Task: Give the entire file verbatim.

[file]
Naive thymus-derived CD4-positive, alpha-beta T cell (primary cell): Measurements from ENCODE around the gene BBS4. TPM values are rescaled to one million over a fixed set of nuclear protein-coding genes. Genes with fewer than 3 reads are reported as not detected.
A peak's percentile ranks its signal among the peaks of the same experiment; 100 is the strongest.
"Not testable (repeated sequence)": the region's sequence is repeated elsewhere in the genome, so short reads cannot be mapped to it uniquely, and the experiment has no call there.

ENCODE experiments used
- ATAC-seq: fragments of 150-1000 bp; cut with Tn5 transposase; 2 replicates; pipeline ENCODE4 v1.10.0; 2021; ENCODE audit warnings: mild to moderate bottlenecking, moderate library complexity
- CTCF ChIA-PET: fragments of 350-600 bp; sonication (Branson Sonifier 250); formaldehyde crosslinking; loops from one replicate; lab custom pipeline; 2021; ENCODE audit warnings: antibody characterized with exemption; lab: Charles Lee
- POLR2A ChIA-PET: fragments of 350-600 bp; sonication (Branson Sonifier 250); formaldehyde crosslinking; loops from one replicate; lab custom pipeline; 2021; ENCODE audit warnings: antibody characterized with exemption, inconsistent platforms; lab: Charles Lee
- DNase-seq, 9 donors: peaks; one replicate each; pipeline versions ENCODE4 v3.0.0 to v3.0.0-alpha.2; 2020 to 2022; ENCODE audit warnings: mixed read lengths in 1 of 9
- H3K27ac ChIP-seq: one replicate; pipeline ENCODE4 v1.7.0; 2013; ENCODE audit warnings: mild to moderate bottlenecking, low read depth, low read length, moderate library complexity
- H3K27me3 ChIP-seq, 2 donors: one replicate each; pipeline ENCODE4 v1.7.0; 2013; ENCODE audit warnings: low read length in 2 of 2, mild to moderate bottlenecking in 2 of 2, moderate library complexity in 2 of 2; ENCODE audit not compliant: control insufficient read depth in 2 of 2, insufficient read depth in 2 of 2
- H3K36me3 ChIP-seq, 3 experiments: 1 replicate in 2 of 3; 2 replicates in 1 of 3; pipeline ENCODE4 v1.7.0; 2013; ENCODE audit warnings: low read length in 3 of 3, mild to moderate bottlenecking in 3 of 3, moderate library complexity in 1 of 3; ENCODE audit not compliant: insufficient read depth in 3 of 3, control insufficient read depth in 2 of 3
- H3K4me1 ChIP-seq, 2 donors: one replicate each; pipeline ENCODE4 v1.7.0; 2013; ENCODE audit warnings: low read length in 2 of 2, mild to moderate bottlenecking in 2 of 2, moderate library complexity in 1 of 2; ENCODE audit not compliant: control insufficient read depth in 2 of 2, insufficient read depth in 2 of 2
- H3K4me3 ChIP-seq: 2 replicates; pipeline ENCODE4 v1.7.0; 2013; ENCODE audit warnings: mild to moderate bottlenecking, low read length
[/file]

Naive thymus-derived CD4-positive, alpha-beta T cell (primary cell): Measurements from ENCODE around the gene BBS4. TPM values are rescaled to one million over a fixed set of nuclear protein-coding genes. Genes with fewer than 3 reads are reported as not detected.
A peak's percentile ranks its signal among the peaks of the same experiment; 100 is the strongest.
"Not testable (repeated sequence)": the region's sequence is repeated elsewhere in the genome, so short reads cannot be mapped to it uniquely, and the experiment has no call there.

ENCODE experiments used
- ATAC-seq: fragments of 150-1000 bp; cut with Tn5 transposase; 2 replicates; pipeline ENCODE4 v1.10.0; 2021; ENCODE audit warnings: mild to moderate bottlenecking, moderate library complexity
- CTCF ChIA-PET: fragments of 350-600 bp; sonication (Branson Sonifier 250); formaldehyde crosslinking; loops from one replicate; lab custom pipeline; 2021; ENCODE audit warnings: antibody characterized with exemption; lab: Charles Lee
- POLR2A ChIA-PET: fragments of 350-600 bp; sonication (Branson Sonifier 250); formaldehyde crosslinking; loops from one replicate; lab custom pipeline; 2021; ENCODE audit warnings: antibody characterized with exemption, inconsistent platforms; lab: Charles Lee
- DNase-seq, 9 donors: peaks; one replicate each; pipeline versions ENCODE4 v3.0.0 to v3.0.0-alpha.2; 2020 to 2022; ENCODE audit warnings: mixed read lengths in 1 of 9
- H3K27ac ChIP-seq: one replicate; pipeline ENCODE4 v1.7.0; 2013; ENCODE audit warnings: mild to moderate bottlenecking, low read depth, low read length, moderate library complexity
- H3K27me3 ChIP-seq, 2 donors: one replicate each; pipeline ENCODE4 v1.7.0; 2013; ENCODE audit warnings: low read length in 2 of 2, mild to moderate bottlenecking in 2 of 2, moderate library complexity in 2 of 2; ENCODE audit not compliant: control insufficient read depth in 2 of 2, insufficient read depth in 2 of 2
- H3K36me3 ChIP-seq, 3 experiments: 1 replicate in 2 of 3; 2 replicates in 1 of 3; pipeline ENCODE4 v1.7.0; 2013; ENCODE audit warnings: low read length in 3 of 3, mild to moderate bottlenecking in 3 of 3, moderate library complexity in 1 of 3; ENCODE audit not compliant: insufficient read depth in 3 of 3, control insufficient read depth in 2 of 3
- H3K4me1 ChIP-seq, 2 donors: one replicate each; pipeline ENCODE4 v1.7.0; 2013; ENCODE audit warnings: low read length in 2 of 2, mild to moderate bottlenecking in 2 of 2, moderate library complexity in 1 of 2; ENCODE audit not compliant: control insufficient read depth in 2 of 2, insufficient read depth in 2 of 2
- H3K4me3 ChIP-seq: 2 replicates; pipeline ENCODE4 v1.7.0; 2013; ENCODE audit warnings: mild to moderate bottlenecking, low read length